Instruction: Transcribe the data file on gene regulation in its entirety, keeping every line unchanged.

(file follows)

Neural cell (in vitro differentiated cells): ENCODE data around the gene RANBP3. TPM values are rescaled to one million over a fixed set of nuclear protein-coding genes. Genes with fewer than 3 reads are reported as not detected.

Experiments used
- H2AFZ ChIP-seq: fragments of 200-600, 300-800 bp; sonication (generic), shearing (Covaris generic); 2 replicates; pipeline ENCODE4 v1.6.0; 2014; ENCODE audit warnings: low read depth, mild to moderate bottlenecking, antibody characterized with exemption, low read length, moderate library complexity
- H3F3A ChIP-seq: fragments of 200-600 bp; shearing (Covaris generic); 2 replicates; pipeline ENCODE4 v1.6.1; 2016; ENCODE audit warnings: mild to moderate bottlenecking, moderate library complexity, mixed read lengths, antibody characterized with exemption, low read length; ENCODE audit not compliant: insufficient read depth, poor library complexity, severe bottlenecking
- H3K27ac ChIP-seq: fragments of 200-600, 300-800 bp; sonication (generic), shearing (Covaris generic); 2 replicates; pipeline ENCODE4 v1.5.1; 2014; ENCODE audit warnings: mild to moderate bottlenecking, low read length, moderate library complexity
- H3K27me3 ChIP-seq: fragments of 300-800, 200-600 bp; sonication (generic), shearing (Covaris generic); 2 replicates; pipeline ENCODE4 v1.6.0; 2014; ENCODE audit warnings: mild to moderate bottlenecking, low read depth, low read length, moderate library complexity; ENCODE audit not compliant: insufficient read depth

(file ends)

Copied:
Neural cell (in vitro differentiated cells): ENCODE data around the gene RANBP3. TPM values are rescaled to one million over a fixed set of nuclear protein-coding genes. Genes with fewer than 3 reads are reported as not detected.

Experiments used
- H2AFZ ChIP-seq: fragments of 200-600, 300-800 bp; sonication (generic), shearing (Covaris generic); 2 replicates; pipeline ENCODE4 v1.6.0; 2014; ENCODE audit warnings: low read depth, mild to moderate bottlenecking, antibody characterized with exemption, low read length, moderate library complexity
- H3F3A ChIP-seq: fragments of 200-600 bp; shearing (Covaris generic); 2 replicates; pipeline ENCODE4 v1.6.1; 2016; ENCODE audit warnings: mild to moderate bottlenecking, moderate library complexity, mixed read lengths, antibody characterized with exemption, low read length; ENCODE audit not compliant: insufficient read depth, poor library complexity, severe bottlenecking
- H3K27ac ChIP-seq: fragments of 200-600, 300-800 bp; sonication (generic), shearing (Covaris generic); 2 replicates; pipeline ENCODE4 v1.5.1; 2014; ENCODE audit warnings: mild to moderate bottlenecking, low read length, moderate library complexity
- H3K27me3 ChIP-seq: fragments of 300-800, 200-600 bp; sonication (generic), shearing (Covaris generic); 2 replicates; pipeline ENCODE4 v1.6.0; 2014; ENCODE audit warnings: mild to moderate bottlenecking, low read depth, low read length, moderate library complexity; ENCODE audit not compliant: insufficient read depth